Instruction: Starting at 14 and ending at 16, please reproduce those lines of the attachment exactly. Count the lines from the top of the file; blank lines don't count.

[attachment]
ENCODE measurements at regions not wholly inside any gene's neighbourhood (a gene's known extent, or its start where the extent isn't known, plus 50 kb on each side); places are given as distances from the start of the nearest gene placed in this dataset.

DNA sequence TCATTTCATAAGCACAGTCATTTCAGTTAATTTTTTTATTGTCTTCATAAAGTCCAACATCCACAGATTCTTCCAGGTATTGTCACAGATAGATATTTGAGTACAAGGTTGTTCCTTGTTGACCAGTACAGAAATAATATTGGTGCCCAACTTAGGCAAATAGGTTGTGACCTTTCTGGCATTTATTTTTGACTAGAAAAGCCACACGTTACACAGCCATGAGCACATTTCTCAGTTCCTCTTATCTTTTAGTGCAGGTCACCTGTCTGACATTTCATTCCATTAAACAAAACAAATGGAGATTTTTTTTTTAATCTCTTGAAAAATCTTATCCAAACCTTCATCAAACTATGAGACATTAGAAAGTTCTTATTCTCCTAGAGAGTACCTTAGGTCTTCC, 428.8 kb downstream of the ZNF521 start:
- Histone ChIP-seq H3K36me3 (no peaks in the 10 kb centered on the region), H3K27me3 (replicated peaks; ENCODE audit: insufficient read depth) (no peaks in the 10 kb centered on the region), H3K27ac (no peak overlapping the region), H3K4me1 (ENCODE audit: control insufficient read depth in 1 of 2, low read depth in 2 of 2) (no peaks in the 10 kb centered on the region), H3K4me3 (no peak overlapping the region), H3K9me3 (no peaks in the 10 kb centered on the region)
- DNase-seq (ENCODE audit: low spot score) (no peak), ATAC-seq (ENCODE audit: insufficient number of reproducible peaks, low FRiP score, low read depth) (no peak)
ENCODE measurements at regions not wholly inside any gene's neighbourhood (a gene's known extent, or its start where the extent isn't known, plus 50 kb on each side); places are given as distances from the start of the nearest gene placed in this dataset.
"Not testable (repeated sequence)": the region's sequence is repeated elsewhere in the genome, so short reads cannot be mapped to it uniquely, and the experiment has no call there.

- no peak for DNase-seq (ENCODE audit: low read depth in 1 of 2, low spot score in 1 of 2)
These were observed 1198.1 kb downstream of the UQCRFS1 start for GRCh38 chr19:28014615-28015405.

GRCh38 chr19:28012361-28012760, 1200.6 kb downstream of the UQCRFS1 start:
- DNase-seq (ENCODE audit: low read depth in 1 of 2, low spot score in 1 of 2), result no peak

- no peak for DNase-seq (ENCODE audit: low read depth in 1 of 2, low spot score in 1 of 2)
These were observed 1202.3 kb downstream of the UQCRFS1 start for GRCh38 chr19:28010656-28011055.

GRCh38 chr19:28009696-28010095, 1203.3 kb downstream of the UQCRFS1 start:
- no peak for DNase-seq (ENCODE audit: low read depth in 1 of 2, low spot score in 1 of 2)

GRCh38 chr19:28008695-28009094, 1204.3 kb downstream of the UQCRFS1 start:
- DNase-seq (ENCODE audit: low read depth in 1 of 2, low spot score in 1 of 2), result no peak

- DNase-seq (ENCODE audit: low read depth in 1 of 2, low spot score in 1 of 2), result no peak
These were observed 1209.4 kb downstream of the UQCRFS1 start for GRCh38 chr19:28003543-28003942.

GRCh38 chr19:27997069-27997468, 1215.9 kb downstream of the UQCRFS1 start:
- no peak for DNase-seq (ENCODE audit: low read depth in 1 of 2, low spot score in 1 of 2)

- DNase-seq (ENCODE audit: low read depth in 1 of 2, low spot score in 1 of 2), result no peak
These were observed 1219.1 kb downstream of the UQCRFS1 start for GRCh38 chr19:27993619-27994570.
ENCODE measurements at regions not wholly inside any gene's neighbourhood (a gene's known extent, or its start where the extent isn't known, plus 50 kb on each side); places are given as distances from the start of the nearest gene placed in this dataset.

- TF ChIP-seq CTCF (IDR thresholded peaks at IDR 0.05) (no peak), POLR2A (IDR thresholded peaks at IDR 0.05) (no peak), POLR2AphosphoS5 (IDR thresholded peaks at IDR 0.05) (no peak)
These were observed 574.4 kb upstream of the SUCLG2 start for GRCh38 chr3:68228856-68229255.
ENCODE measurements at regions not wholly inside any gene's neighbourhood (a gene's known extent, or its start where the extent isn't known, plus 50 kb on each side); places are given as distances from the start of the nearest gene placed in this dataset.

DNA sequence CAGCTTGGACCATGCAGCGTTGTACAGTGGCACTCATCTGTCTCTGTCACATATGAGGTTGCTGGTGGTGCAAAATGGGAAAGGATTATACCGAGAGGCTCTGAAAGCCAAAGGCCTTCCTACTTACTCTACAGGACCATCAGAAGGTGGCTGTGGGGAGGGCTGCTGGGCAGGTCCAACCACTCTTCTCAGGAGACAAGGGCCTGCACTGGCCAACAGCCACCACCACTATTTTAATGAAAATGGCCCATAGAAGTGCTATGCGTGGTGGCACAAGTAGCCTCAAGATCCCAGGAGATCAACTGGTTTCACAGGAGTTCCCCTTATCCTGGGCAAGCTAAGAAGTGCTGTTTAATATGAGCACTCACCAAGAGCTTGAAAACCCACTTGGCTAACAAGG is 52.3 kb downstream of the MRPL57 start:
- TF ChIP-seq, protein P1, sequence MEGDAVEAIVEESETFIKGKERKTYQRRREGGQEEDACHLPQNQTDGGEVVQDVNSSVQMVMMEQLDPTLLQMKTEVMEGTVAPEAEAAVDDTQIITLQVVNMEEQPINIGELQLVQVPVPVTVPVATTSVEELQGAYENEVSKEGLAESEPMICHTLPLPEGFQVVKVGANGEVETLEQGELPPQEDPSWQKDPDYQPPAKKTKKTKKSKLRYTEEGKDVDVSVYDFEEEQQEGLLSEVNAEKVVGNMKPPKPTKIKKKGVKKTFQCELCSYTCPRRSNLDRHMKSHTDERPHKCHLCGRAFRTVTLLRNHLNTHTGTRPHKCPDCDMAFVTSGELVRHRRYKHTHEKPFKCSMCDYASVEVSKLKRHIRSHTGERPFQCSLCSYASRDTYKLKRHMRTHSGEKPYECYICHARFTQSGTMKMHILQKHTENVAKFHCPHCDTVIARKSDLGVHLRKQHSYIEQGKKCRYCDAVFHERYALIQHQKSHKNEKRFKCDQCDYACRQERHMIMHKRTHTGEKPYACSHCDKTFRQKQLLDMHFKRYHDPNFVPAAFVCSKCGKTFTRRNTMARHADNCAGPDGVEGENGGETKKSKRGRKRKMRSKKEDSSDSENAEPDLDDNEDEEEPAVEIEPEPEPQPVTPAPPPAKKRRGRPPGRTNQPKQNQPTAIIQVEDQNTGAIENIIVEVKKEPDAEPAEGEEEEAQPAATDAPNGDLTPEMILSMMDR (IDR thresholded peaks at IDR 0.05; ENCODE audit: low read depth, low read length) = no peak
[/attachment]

- no peak for DNase-seq (ENCODE audit: low read depth in 1 of 2, low spot score in 1 of 2)

GRCh38 chr19:28008695-28009094, 1204.3 kb downstream of the UQCRFS1 start:
- DNase-seq (ENCODE audit: low read depth in 1 of 2, low spot score in 1 of 2), result no peak